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London and south east dragging down national performance

The recent national decline in performance during the third quarter of 2015-16 was majorly driven by deteriorating performance across London and the south east sector, figures have shown. 

Office of Rail and Road (ORR) figures indicated a PPM of 84.5% across the sector, its worst Q3 performance since 2005-06.

Its PPM MAA, at 88.1%, was also the lowest recorded since nearly a decade.

According to the rail regulator, these stark figures were partly attributable to an increase in delays linked to Network Rail, including fatality and trespass incidents, as well as track faults, such as broken rails.

But delays attributable to the operators themselves, in particular related to rolling stock and traincrew issues, were “up considerably more” this quarter compared to the same time last year.

Govia Thameslink Railway (GTR), one of the TOCs which runs services in London and the south east, had the worst performance of all operators.

Down 3.5 percentage points compared to last year, the operator's PPM figure of 75.6% was its lowest in any Q3 since the time series began. Its PPM during peak hours was also remarkably low: at 66.2%, down 2.2 percentage points from last year. It was the operator's worst performance in any quarter since this time series began in 2007-08.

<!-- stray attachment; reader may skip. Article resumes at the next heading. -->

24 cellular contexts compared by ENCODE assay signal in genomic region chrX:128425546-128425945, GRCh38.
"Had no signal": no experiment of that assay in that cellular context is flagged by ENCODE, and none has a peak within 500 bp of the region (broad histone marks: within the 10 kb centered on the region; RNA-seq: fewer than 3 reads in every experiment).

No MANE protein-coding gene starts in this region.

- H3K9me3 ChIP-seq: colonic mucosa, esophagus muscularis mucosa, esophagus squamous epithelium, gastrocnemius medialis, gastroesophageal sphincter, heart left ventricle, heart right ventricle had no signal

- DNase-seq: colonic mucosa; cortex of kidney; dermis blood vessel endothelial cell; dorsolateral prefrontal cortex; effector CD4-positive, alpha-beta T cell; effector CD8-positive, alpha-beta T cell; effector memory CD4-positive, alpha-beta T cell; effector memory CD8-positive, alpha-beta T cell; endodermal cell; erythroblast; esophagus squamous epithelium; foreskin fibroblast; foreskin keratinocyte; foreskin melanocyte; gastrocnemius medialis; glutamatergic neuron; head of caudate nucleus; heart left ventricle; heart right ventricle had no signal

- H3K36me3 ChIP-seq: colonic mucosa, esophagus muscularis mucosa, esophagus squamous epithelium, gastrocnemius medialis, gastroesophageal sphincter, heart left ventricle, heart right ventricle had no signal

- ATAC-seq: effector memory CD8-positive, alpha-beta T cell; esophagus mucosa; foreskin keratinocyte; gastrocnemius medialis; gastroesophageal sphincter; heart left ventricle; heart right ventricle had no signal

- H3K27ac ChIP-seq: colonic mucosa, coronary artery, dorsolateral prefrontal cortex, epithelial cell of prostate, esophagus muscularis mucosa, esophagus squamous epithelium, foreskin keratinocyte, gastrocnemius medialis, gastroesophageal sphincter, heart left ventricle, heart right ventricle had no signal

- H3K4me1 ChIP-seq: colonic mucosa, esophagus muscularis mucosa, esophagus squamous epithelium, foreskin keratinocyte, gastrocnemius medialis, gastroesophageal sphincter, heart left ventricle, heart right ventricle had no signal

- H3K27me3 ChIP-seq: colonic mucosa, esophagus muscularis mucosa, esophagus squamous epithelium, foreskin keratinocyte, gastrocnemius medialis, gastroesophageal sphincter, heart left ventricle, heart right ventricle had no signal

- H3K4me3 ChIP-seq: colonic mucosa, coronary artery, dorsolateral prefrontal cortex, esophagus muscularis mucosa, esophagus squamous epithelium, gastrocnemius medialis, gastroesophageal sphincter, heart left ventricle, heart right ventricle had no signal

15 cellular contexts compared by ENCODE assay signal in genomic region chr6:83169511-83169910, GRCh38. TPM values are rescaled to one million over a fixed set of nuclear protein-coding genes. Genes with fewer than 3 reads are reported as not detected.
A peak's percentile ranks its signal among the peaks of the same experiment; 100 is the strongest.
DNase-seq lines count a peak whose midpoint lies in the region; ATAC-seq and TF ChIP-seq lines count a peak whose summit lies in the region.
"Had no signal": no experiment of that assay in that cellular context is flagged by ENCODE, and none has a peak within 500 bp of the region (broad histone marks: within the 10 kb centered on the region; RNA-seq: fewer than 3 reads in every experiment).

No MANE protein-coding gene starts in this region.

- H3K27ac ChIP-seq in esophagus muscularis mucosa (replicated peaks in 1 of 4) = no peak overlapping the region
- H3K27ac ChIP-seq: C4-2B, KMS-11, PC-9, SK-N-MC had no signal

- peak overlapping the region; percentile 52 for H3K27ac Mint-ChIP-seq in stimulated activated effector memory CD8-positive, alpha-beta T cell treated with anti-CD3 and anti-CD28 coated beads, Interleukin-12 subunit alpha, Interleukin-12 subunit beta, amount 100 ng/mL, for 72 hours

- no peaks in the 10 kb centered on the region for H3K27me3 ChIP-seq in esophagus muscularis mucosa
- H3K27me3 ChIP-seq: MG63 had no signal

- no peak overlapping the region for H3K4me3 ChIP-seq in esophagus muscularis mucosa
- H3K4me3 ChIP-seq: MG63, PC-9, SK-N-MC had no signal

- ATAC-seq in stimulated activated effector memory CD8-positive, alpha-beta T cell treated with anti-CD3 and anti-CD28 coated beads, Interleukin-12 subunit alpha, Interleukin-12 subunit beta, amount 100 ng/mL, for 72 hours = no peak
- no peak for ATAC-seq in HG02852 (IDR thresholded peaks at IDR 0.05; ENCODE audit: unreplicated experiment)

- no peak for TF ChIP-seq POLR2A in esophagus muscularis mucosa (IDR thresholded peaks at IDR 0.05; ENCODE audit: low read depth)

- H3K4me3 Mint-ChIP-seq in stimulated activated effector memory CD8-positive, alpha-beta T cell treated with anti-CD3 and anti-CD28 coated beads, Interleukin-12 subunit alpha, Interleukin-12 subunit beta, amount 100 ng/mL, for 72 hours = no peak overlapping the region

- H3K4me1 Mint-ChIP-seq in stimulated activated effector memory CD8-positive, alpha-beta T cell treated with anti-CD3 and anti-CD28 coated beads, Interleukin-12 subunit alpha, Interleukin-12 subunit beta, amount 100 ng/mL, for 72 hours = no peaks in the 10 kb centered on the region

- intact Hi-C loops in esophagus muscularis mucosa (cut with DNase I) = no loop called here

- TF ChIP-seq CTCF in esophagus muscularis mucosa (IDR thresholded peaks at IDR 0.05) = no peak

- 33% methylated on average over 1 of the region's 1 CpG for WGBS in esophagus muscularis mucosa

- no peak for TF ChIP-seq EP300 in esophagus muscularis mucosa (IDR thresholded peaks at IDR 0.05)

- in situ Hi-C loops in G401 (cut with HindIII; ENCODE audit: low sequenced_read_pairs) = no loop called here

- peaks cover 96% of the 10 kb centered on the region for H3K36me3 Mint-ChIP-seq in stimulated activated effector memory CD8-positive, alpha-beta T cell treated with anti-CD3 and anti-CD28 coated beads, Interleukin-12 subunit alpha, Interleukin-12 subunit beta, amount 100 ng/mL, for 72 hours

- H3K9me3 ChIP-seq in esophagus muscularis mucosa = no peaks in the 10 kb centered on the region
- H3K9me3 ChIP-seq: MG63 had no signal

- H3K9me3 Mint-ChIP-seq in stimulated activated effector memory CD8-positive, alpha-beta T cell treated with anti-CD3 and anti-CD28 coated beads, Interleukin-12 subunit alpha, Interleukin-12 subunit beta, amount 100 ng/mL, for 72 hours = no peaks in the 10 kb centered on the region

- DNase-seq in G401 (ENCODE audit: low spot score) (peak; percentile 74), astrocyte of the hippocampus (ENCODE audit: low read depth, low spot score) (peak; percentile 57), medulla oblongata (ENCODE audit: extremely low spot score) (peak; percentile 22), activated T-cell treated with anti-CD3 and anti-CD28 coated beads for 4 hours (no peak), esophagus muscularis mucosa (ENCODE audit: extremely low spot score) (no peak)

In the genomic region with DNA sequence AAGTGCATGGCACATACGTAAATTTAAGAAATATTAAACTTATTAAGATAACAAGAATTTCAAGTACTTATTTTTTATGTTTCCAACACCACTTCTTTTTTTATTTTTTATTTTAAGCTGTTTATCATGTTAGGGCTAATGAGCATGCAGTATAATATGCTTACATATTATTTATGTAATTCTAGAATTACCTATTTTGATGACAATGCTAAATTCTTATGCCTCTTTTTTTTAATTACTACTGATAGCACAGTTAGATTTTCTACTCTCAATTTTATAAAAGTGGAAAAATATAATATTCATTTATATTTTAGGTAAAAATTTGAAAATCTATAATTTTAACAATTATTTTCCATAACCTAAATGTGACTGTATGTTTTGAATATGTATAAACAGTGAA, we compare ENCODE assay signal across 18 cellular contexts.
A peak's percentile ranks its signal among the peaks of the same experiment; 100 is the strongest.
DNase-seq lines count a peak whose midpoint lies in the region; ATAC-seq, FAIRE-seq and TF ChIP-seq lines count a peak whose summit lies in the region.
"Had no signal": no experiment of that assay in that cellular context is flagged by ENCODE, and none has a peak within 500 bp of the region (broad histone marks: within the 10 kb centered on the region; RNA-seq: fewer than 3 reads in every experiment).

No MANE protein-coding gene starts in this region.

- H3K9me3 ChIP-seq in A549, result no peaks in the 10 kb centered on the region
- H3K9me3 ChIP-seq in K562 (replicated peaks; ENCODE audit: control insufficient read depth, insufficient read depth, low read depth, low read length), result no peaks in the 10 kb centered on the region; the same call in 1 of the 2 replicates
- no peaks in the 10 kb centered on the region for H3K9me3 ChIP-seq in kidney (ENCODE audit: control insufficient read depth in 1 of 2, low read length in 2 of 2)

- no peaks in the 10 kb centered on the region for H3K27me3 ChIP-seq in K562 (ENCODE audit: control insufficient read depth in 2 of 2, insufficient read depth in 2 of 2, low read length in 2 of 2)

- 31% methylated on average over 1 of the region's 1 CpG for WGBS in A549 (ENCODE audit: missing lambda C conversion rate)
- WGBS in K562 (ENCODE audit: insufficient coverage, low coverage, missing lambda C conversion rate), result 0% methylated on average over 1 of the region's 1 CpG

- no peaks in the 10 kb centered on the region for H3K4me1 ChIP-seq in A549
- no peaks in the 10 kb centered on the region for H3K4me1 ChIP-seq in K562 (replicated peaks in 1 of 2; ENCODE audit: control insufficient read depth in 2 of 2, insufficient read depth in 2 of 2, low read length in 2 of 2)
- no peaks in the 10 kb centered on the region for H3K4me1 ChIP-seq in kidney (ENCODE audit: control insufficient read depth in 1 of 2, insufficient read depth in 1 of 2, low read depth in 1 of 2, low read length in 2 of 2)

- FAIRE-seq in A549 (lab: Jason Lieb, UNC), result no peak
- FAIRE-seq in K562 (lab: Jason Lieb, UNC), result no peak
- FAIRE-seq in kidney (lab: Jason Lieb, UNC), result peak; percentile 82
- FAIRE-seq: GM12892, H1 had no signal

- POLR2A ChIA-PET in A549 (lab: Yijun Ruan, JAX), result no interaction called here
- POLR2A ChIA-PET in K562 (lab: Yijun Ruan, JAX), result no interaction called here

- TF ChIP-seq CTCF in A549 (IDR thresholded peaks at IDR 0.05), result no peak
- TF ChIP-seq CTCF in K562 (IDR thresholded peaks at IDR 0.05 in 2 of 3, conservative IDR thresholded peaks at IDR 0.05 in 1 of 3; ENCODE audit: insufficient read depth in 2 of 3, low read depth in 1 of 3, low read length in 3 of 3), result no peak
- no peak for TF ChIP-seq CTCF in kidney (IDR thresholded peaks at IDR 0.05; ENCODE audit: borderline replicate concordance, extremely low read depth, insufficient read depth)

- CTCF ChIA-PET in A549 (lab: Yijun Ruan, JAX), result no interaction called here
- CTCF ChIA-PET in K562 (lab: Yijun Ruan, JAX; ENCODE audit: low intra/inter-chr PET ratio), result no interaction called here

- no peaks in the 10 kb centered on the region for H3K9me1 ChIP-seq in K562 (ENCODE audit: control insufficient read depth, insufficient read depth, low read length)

GTR has also bagged the lowest ranking in performance in the last five consecutive quarters, despite this usually being recorded by long distance operators.

This dip in performance, albeit longstanding, can be partly owed to ongoing engineering works at London Bridge, as well as major delay incidents during the third quarter. These included a signal failure near Purley, technical fleet failure at Selhurst and a fatality at East Croydon.

Elsewhere in the capital, however, TfL Rail - which has boasted a consistent rise in performance quarter-on-quarter - saw a PPM rise of four percentage points to 95.2%.

Across the entire network, the national PPM stood at 85.4%, one percentage point below last year's figure. Just six operators, all franchised, saw a rise in performance, with the other 17 TOCs experiencing a decline.

The worst of these performance drops was observed across Caledonian Sleeper, whose PPM fell by a staggering 9.4 percentage points to 80.3%. It was also delayed by 30 minutes or more, or cancelled entirely, 15% of the time -  a difference of 9.1 percentage points compared to last year.

Although the Serco franchise’s performance has dwindled in the last few months, this quarter's poor figures are partly linked to recent flooding that battered the north of England and Scotland over the festive period - most notably Storm Frank, which shut a section of the West Coast Main Line near Carlisle. The section is expected to reopen in March.

Despite recording the sharpest decline in performance, the Caledonian Sleeper still performed better than First TransPennine Express (79.8%) and GTR.

First TransPennine also recorded the second worst amount of delays, with nearly 10% of services held back by half an hour or more or cancelled entirely, with the floods again a major factor.



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